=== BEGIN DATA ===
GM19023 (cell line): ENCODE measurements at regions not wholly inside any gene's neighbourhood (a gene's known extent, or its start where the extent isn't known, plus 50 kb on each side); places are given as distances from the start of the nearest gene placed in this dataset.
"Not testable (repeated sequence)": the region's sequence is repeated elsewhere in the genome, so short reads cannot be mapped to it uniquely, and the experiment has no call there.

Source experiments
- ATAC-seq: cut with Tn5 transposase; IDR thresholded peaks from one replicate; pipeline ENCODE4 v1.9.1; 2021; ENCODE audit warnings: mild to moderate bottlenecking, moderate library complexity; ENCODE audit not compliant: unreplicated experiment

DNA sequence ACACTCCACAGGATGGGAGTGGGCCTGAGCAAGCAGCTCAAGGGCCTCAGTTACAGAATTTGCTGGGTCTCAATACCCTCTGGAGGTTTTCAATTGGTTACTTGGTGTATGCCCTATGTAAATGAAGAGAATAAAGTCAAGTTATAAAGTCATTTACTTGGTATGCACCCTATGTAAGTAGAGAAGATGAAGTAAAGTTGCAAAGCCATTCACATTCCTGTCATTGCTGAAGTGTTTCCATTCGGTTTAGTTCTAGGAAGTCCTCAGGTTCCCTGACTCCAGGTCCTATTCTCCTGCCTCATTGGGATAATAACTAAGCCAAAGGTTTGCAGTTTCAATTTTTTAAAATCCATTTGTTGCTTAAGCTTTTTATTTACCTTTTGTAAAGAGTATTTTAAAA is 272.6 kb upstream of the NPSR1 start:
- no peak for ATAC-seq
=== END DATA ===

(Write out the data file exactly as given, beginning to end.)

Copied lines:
GM19023 (cell line): ENCODE measurements at regions not wholly inside any gene's neighbourhood (a gene's known extent, or its start where the extent isn't known, plus 50 kb on each side); places are given as distances from the start of the nearest gene placed in this dataset.
"Not testable (repeated sequence)": the region's sequence is repeated elsewhere in the genome, so short reads cannot be mapped to it uniquely, and the experiment has no call there.

Source experiments
- ATAC-seq: cut with Tn5 transposase; IDR thresholded peaks from one replicate; pipeline ENCODE4 v1.9.1; 2021; ENCODE audit warnings: mild to moderate bottlenecking, moderate library complexity; ENCODE audit not compliant: unreplicated experiment

DNA sequence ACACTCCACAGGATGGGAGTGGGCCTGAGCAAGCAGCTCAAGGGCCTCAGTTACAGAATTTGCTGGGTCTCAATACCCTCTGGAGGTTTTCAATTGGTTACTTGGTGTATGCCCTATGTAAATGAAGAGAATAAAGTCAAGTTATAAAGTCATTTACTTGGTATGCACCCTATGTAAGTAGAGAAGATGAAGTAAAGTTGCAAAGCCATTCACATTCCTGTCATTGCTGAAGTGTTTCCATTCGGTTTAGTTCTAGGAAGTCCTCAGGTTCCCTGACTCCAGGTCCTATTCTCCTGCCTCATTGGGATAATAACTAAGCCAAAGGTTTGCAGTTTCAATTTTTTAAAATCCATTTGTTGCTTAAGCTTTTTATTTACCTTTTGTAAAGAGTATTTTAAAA is 272.6 kb upstream of the NPSR1 start:
- no peak for ATAC-seq